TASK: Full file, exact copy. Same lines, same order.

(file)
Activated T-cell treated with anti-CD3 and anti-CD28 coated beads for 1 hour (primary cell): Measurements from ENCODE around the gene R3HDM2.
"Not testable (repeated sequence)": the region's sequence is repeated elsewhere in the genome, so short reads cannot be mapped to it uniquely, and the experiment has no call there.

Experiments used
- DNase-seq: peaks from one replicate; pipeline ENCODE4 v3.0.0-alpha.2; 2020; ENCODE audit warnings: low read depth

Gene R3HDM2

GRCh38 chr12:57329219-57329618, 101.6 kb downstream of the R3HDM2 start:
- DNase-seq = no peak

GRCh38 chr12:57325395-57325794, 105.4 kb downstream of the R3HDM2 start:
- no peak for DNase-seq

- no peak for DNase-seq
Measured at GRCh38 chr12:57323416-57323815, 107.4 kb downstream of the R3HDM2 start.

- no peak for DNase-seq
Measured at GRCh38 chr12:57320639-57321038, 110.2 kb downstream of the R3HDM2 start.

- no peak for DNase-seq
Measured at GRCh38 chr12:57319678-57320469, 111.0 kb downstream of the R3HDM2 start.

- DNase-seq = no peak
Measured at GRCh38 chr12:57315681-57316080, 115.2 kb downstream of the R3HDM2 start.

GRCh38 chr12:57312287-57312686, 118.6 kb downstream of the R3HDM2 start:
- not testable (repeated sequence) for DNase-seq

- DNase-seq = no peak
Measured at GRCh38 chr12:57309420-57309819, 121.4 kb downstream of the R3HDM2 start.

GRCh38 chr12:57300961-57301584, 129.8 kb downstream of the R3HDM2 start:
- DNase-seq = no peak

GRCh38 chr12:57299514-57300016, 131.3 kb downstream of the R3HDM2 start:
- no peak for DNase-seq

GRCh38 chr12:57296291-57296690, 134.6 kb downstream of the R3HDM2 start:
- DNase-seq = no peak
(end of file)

Activated T-cell treated with anti-CD3 and anti-CD28 coated beads for 1 hour (primary cell): Measurements from ENCODE around the gene R3HDM2.
"Not testable (repeated sequence)": the region's sequence is repeated elsewhere in the genome, so short reads cannot be mapped to it uniquely, and the experiment has no call there.

Experiments used
- DNase-seq: peaks from one replicate; pipeline ENCODE4 v3.0.0-alpha.2; 2020; ENCODE audit warnings: low read depth

Gene R3HDM2

GRCh38 chr12:57329219-57329618, 101.6 kb downstream of the R3HDM2 start:
- DNase-seq = no peak

GRCh38 chr12:57325395-57325794, 105.4 kb downstream of the R3HDM2 start:
- no peak for DNase-seq

- no peak for DNase-seq
Measured at GRCh38 chr12:57323416-57323815, 107.4 kb downstream of the R3HDM2 start.

- no peak for DNase-seq
Measured at GRCh38 chr12:57320639-57321038, 110.2 kb downstream of the R3HDM2 start.

- no peak for DNase-seq
Measured at GRCh38 chr12:57319678-57320469, 111.0 kb downstream of the R3HDM2 start.

- DNase-seq = no peak
Measured at GRCh38 chr12:57315681-57316080, 115.2 kb downstream of the R3HDM2 start.

GRCh38 chr12:57312287-57312686, 118.6 kb downstream of the R3HDM2 start:
- not testable (repeated sequence) for DNase-seq

- DNase-seq = no peak
Measured at GRCh38 chr12:57309420-57309819, 121.4 kb downstream of the R3HDM2 start.

GRCh38 chr12:57300961-57301584, 129.8 kb downstream of the R3HDM2 start:
- DNase-seq = no peak

GRCh38 chr12:57299514-57300016, 131.3 kb downstream of the R3HDM2 start:
- no peak for DNase-seq

GRCh38 chr12:57296291-57296690, 134.6 kb downstream of the R3HDM2 start:
- DNase-seq = no peak